39. The Gift of Song

39. The Gift of Song

From Chicken Soup for the Soul: Merry Christmas!

The Gift of Song

Blessed is the season which engages the whole world in a conspiracy of love.

~Hamilton Wright Mabie

Christmas at Mémère’s house was always an event to look forward to, and not because of the presents. Since my dad’s family was so big, we had decided at one point when I was little that there would not be a big gift exchange. The best gifts were my grandmother’s stuffing, a fine breaded delicacy, and the aroma of cooked ham, squash, mashed potatoes, and cranberry sauce filling the house. Apple pie and endless treats always followed, no matter how full our bellies.

In the living room, the tree sat in the corner adorned with lights and ornaments of all kinds. The nativity scene always sat before the window, peacefully looking out to the greenhouse. The best part? My aunt’s hands moving across the piano, the living room alive with singing and dancing. There was something about the whole family gathering for a sing-along of Christmas carols and French-Canadian songs that completed the day. This was Christmas.

But this year would be different. This Christmas, my grandmother was in the hospital with pneumonia.

This year, we ate dinner just the four of us — my mom, dad, sister Renée and I. This year, we would still get to see Mémère, but it would only be for a short hospital visit.

“What about carols?” I asked my mom.

“No carols this year,” she said. “Guess we’ll just have to wait ’til next year.”

I couldn’t help but feel disappointed. It would be nice to see my family, but seeing my grandmother in the hospital did not really put me in the Christmas mood.

When we arrived, we stood in a half circle around Mémère. She seemed to be in good spirits as she sat propped up in her hospital bed. Between my aunts, uncles, cousins, and immediate family, there were probably more than twenty of us gathered around. The hospital was certainly not Mémère’s house — there were no lights or decorations, no aroma of delicious cooking, no Christmas tree or piano, but suddenly, this Christmas began to change. Our family’s love filled the small room, and so too did their gift of song.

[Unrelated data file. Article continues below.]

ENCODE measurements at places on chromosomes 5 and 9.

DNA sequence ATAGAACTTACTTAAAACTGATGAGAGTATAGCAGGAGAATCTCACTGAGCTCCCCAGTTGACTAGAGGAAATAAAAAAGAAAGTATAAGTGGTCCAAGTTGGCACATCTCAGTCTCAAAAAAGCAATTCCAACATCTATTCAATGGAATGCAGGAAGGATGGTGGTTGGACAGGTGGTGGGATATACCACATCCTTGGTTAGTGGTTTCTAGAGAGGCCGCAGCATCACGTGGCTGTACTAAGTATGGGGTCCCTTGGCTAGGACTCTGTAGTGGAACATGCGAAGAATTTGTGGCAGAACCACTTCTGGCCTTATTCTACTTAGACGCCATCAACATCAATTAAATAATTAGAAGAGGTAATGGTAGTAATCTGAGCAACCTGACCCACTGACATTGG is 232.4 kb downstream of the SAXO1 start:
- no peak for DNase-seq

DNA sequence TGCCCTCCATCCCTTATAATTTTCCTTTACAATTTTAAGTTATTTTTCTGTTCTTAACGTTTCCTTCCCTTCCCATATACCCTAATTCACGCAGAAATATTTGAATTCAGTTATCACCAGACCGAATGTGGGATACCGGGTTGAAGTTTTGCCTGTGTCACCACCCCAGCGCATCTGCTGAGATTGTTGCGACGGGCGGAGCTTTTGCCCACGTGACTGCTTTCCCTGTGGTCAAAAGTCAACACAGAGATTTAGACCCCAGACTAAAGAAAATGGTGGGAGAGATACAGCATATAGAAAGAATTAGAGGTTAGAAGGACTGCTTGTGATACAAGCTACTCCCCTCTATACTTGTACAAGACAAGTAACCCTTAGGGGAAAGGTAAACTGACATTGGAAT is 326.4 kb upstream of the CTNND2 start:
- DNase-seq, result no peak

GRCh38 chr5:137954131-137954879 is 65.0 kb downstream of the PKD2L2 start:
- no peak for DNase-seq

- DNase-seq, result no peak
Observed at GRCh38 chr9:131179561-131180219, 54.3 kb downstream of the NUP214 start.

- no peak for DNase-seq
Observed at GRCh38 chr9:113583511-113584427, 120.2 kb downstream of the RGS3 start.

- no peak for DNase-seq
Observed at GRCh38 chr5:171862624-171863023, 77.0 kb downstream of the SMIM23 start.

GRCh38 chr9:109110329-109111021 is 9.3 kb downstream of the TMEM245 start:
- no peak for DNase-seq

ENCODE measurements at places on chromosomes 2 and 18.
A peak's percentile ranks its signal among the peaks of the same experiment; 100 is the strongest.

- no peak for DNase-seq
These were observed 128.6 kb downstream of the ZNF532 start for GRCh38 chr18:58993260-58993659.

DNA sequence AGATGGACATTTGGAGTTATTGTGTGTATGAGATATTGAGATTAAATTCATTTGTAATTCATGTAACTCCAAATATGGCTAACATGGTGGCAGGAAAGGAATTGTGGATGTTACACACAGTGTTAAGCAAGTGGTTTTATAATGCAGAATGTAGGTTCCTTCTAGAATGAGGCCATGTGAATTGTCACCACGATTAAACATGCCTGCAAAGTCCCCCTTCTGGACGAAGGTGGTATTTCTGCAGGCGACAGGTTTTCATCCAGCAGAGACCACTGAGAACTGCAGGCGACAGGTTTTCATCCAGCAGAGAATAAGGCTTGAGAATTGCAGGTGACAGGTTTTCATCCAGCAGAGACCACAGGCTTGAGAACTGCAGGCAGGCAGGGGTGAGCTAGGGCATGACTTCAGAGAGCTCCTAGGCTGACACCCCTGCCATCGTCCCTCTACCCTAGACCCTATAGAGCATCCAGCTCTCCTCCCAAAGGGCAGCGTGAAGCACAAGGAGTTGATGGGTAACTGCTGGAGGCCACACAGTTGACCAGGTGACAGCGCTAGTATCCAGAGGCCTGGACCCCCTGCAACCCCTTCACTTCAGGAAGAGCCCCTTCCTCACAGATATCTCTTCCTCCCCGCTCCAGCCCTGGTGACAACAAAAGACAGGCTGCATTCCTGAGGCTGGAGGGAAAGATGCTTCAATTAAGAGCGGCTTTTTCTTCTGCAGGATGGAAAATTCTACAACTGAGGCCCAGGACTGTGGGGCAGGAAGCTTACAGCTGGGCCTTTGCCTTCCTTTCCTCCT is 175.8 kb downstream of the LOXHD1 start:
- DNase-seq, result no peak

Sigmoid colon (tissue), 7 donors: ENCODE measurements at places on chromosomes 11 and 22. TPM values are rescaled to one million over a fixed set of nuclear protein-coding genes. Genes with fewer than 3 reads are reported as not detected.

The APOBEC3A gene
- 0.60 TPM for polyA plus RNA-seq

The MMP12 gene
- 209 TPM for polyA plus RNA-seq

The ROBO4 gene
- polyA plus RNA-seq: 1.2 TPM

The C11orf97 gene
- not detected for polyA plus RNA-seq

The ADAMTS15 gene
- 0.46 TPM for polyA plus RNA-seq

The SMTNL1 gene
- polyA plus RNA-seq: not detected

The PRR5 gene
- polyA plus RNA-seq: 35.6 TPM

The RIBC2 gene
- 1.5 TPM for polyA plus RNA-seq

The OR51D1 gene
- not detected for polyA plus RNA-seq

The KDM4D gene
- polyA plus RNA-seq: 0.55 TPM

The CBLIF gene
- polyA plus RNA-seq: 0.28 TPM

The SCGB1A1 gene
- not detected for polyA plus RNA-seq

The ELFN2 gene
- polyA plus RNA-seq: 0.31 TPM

Auntie Rachel started to sing, and then Auntie Gena and Corinne chimed in, along with Joanne and Annette. My Uncle Paul sang alongside my Uncle John, accompanied by my cousin Holly, her voice sweet and soothing. Softly, I joined in too. I had always been somewhat afraid of singing aloud, hearing my own voice, but something about my family’s music that night gave me confidence.

The carols did not end there. Slowly, we made our way out into the corridor, our melody drifting through the hallway. We visited other patients. As we sang, it was as if the void of spending the holiday in the hospital disappeared. The woes, disappointment, and sadness fell away, and Christmas was saved. In this moment, everything was well.

I later learned that many years ago Mémère had led my aunts and uncles in a similar fashion around nursing homes, churches, and civic centers, just like this, sharing their gift of song. Now, with my grandmother in her hospital bed, the Soucy Family Singers were at it again.

I will never forget that Christmas. Not only did it remind me how thankful I am for my family, but also how important it is to bring joy to others — making this day one of the best experiences I ever could have asked for. A true gift.

~Danielle Soucy Mills

More stories from our partners